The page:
We all know of technology’s transformative power, but how often does the marketing hype surrounding new technologies correctly predict how it will be implemented?
This question is particularly relevant in the health care sector. In the United States, health care spending accounts for 17.9% of the nation’s gross domestic product. In 1970, Medicare spending was $7.1 billion. By 2017, it was 100 times greater. Yet though the U.S. spends the most in the world on health care, outcomes here generally trail those of other industrialized nations, and life expectancy here ranks 31st in the world — lower than in Costa Rica, Slovenia, Cyprus and Chile, while scoring one notch higher than Cuba.
Electronic health records, which were incentivized under the Affordable Care Act, arguably haven’t had a significant role in helping to improve the efficiency of health care spending, but have improved physician–patient communication, record keeping and likely patient outcomes.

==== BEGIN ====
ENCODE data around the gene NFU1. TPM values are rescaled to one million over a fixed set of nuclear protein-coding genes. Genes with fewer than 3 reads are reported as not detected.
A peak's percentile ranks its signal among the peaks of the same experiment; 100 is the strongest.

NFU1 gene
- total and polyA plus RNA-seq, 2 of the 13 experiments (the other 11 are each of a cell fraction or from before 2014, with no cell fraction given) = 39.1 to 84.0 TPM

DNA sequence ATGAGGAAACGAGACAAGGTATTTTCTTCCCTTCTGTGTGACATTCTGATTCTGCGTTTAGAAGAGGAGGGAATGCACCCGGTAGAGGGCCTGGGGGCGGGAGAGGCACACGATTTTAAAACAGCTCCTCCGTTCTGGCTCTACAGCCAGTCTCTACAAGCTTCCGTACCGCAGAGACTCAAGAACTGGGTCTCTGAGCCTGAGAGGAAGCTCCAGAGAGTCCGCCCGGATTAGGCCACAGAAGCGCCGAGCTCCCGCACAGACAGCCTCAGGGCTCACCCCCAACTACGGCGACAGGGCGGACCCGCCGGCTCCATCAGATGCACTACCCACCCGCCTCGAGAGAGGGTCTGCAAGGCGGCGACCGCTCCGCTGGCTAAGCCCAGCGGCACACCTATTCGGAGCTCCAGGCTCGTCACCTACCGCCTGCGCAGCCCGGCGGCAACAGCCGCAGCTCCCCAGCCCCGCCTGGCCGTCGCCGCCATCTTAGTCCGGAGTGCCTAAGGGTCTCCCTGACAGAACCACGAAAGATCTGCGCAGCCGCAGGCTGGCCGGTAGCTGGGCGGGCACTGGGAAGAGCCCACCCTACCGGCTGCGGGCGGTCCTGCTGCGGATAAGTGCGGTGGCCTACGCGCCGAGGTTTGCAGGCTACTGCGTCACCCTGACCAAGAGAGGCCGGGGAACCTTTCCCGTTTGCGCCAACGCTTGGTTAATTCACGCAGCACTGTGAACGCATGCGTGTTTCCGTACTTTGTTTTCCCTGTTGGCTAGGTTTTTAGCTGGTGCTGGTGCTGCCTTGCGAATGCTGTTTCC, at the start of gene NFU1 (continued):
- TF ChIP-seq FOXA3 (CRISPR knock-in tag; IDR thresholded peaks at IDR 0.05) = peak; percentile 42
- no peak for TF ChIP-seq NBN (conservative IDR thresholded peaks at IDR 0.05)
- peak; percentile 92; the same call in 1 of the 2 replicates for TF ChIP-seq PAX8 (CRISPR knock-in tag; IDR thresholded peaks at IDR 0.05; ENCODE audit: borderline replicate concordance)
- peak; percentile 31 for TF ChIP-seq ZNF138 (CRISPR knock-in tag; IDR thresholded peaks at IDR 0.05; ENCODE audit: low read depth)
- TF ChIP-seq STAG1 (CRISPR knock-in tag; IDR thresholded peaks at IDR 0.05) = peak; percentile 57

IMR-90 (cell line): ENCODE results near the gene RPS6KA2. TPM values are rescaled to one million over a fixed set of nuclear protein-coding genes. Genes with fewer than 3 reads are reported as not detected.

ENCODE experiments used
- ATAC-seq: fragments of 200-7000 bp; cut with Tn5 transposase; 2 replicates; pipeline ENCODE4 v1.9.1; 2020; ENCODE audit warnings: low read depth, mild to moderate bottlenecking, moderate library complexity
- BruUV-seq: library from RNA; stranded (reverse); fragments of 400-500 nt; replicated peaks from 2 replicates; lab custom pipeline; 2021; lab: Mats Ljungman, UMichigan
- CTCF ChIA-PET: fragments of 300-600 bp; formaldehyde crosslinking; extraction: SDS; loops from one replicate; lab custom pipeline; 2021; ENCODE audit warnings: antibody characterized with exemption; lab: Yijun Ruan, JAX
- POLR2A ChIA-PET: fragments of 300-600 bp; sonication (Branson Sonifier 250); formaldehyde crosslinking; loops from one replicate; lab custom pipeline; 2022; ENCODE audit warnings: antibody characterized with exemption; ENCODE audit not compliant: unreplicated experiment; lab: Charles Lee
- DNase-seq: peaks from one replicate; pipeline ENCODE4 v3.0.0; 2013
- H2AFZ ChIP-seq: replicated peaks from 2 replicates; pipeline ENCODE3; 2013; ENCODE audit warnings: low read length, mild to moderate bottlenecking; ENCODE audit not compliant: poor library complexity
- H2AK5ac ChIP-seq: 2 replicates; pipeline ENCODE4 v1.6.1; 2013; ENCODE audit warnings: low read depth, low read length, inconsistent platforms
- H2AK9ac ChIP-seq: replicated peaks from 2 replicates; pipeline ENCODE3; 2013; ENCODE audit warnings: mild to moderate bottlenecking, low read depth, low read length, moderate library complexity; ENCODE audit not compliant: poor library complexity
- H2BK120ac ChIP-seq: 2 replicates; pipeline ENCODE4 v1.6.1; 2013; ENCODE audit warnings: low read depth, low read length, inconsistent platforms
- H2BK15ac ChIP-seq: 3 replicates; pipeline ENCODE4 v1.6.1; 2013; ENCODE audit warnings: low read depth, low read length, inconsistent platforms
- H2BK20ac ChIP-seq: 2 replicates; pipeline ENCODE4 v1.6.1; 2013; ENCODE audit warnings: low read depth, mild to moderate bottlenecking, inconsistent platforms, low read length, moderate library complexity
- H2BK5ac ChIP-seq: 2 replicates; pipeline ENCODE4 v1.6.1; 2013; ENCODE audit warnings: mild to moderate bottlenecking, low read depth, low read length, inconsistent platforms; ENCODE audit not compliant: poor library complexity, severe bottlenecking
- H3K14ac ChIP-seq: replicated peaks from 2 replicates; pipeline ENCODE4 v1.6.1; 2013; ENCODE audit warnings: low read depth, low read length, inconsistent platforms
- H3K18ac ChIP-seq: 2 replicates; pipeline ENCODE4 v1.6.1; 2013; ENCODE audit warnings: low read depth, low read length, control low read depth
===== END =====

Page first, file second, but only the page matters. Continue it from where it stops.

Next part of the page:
Technologists have promised broad technology trends such as AI, IoT and, more recently, 5G could lead to a new era of health care. AI could for instance, help drive more accurate diagnoses and manage patient workflows. The use of 5G and IoT in health care, in conjunction with AI, could transform remote patient management. “From my perspective, I think it’s completely possible,” said Christopher McCann, chief executive officer at Current Health, referring to the promise of such technologies to transform the health care paradigm.